A University of Wisconsin ad hoc committee is looking into whether mentoring students in science, technology, engineering, mathematics and medical fields can increase diversity.
This National Academy of Sciences study looks at undergraduate and graduate mentoring of stereotypically marginalized groups of people within STEM fields. Traditional minority STEM students include women, individuals from racial or ethnic groups with historic underrepresentation and first-generation college students, according to a UW press release.
The study will take place over the next two years, with sponsorship from the Board of Higher Education and Workforce and the Committee on Women in Science, Engineering and Medicine, UW professor of medicine Angela Byars-Winston said. Byars-Winston is the leader of the committee.
“We really want to advance the application of evidence-based mentorship,” Byars-Winston said. “We know that a good deal of mentoring in STEM fields is done without intentional preparation, and often based on mentors’ past experiences of how they themselves were mentored for better or for worse.”
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Byars-Winston said the goal of the committee is two-fold. It will seek to elevate both levels of academic knowledge and the practice of effective mentoring.
The committee will look at different models of mentoring within STEM fields, Byars-Winston said. From there, the group will identify the most effective practices and evaluate ways to further advance the successful mentoring practices to make the relationship between mentors and trainees as powerful and as beneficial as possible.
“We want someone in a legislative role to be able to pick up the final report and say, ‘now we know the state of knowledge of effective STEM mentoring techniques, and that can guide policy-making on scientific workforce development for tomorrow’s labor force,’” Byars-Winston said.
UW sophomore Sarah Yoon is majoring in mechanical engineering and vouched for the importance of having a mentor within her chosen field of study. As both a woman and a racial minority, Yoon said she has often felt alienated in her pursuits but having a mentor has helped tremendously.
Women account for less than 14 percent of the students in the mechanical engineering program, Yoon said. While she was aware of the statistic, Yoon said it did not make a significant impact on her until the first semester of her sophomore year.
“I walked into a 300-level mechanical engineering class and quickly realized that I was both the only female and racial minority in the room,” Yoon said.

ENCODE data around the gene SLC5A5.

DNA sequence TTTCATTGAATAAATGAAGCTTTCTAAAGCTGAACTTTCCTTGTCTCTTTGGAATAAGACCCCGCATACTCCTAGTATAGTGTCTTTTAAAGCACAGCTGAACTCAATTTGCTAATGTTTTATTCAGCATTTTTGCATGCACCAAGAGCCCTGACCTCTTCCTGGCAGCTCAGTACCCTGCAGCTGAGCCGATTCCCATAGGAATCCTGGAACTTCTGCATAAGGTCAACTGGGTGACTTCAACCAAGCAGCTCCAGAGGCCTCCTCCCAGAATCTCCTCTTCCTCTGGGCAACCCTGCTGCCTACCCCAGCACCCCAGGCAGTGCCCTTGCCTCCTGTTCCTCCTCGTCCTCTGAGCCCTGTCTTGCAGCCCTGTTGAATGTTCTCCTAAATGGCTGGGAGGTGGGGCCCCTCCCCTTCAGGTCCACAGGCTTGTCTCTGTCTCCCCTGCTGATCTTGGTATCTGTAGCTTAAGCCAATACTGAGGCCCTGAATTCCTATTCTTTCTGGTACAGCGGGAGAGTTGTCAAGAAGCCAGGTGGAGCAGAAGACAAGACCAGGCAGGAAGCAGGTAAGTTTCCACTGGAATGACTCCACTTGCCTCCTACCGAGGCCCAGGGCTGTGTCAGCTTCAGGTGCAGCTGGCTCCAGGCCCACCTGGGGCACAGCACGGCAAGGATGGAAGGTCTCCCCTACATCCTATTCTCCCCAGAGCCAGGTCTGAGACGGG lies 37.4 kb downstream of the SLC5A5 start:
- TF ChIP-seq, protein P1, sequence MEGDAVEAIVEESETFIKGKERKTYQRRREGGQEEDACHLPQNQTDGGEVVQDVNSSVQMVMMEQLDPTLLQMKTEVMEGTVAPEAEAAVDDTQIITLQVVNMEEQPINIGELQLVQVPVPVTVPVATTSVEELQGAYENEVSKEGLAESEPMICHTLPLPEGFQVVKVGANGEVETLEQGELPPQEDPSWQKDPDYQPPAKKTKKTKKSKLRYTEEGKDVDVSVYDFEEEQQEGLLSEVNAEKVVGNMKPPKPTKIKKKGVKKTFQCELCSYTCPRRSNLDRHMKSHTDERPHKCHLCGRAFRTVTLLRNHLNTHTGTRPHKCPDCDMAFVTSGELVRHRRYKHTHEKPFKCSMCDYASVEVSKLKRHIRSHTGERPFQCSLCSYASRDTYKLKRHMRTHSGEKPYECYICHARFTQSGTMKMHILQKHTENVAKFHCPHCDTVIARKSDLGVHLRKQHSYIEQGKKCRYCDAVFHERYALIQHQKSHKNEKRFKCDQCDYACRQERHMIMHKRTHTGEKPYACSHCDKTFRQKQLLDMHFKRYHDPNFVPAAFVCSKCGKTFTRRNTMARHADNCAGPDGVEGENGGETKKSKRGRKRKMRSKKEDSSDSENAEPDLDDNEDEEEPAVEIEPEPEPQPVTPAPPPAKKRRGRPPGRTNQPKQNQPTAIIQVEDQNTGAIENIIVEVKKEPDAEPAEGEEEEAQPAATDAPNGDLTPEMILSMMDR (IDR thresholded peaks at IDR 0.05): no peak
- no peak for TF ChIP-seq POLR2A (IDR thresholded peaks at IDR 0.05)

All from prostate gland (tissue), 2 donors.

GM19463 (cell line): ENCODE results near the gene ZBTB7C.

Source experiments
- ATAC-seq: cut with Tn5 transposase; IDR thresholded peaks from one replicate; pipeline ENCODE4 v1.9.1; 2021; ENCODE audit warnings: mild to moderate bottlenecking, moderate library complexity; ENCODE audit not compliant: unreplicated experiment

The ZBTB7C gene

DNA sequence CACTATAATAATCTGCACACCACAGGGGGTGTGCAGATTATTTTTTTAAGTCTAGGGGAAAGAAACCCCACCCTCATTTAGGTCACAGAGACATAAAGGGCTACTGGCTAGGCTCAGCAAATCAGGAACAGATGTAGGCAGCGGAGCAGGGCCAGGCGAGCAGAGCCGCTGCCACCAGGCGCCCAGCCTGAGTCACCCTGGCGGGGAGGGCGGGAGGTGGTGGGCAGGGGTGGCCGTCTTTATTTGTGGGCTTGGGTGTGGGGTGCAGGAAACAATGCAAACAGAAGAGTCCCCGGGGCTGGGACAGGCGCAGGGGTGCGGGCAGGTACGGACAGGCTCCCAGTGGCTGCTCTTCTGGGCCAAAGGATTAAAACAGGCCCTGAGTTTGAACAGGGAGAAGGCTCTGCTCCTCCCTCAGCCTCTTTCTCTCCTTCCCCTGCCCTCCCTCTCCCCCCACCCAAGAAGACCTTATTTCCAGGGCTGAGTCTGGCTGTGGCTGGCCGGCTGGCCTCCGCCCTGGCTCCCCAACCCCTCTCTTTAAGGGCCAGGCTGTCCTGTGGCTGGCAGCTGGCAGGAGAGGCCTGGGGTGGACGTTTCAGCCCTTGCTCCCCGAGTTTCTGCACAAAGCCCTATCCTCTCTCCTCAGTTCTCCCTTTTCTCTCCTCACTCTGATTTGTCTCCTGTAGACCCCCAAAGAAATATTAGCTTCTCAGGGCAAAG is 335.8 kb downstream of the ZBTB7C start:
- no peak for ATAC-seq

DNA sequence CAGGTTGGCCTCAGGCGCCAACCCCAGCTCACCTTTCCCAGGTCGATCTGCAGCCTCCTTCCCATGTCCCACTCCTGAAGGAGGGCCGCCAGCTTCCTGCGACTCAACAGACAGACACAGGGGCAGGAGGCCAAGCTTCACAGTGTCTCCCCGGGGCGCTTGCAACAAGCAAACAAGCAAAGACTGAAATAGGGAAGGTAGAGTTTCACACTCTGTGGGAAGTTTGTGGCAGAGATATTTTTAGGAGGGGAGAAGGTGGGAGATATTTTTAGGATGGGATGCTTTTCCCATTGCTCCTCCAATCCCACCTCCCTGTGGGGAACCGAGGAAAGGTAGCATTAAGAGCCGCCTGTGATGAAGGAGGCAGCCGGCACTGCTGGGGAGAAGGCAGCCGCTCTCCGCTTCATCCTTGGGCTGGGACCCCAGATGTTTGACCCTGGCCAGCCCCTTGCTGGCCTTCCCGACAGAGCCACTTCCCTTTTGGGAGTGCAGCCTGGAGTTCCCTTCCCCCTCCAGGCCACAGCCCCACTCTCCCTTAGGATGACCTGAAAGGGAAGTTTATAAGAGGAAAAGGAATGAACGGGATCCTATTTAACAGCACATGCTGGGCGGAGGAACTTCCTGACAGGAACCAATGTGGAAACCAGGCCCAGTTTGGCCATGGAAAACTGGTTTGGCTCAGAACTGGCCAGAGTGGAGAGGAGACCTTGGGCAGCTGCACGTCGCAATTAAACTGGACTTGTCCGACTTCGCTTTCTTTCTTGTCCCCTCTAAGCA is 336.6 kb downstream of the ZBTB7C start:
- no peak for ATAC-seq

That soon became a trend in other upper-level classes and meetings, Yoon said. Yoon detailed her struggles with imposter syndrome and how she grappled with whether or not she wanted to stay in the engineering program due to feelings of isolation from her mostly-male peers.
Imposter syndrome is commonly experienced by “young scientists” who feel as though they are in over their heads in their chosen field, or like their accomplishments can be chalked up to luck or deceit, according to report from Science Magazine.
“I think this is a common trend amongst many women in STEM, especially those in engineering, because we make up such a small percentage of our overall class, which makes it a lot easier to feel alienated,” Yoon said.
Since women in STEM classes are often outnumbered and over-powered by their male peers, Yoon said she has had to learn to be assertive and persistent just to be acknowledged or respected in a male-dominated group.
Having to repeatedly assert herself can be extremely discouraging and is one of the reasons many women leave the field completely, Yoon said.
Having a mentor is something that has enhanced her experience as both a female and minority engineering student, Yoon said.
“It is important to have some sort of support system, especially with all of the challenges that come with being in STEM and to be able to seek advice from someone who understands or at least recognizes what you are going through,” Yoon said.
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Byars-Wilson and her committee are working toward determining the best mentoring practices so more women and minority STEM students can feel comfortable in their chosen fields and be positively impacted by a mentor-student relationship like Yoon have been.
The discoveries made within the committee will be evolving over the next year through a series of national workshops and listening sessions, Byars-Wilson said.
The committee will hold its first event on April 11-12, 2018 at the National Academy of Sciences Building in Washington, D.C. It will be called “Workshop on Inclusive Mentorship Excellence in STEMM: New Knowledge, Ideas, and Practice.”